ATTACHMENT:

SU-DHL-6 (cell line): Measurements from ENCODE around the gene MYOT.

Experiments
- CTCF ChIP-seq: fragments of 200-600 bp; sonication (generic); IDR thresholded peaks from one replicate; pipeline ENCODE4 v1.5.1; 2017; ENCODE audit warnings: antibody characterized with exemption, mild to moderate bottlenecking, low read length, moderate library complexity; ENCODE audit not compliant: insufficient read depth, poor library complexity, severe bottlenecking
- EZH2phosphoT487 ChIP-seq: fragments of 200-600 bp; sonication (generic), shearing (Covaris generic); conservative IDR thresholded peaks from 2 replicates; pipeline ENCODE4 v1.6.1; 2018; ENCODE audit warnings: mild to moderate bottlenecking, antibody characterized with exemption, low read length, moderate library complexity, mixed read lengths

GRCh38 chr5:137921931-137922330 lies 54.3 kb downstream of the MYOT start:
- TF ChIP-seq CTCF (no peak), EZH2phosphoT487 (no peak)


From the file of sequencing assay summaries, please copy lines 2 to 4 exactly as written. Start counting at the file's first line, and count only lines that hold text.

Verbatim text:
Experiments
- CTCF ChIP-seq: fragments of 200-600 bp; sonication (generic); IDR thresholded peaks from one replicate; pipeline ENCODE4 v1.5.1; 2017; ENCODE audit warnings: antibody characterized with exemption, mild to moderate bottlenecking, low read length, moderate library complexity; ENCODE audit not compliant: insufficient read depth, poor library complexity, severe bottlenecking
- EZH2phosphoT487 ChIP-seq: fragments of 200-600 bp; sonication (generic), shearing (Covaris generic); conservative IDR thresholded peaks from 2 replicates; pipeline ENCODE4 v1.6.1; 2018; ENCODE audit warnings: mild to moderate bottlenecking, antibody characterized with exemption, low read length, moderate library complexity, mixed read lengths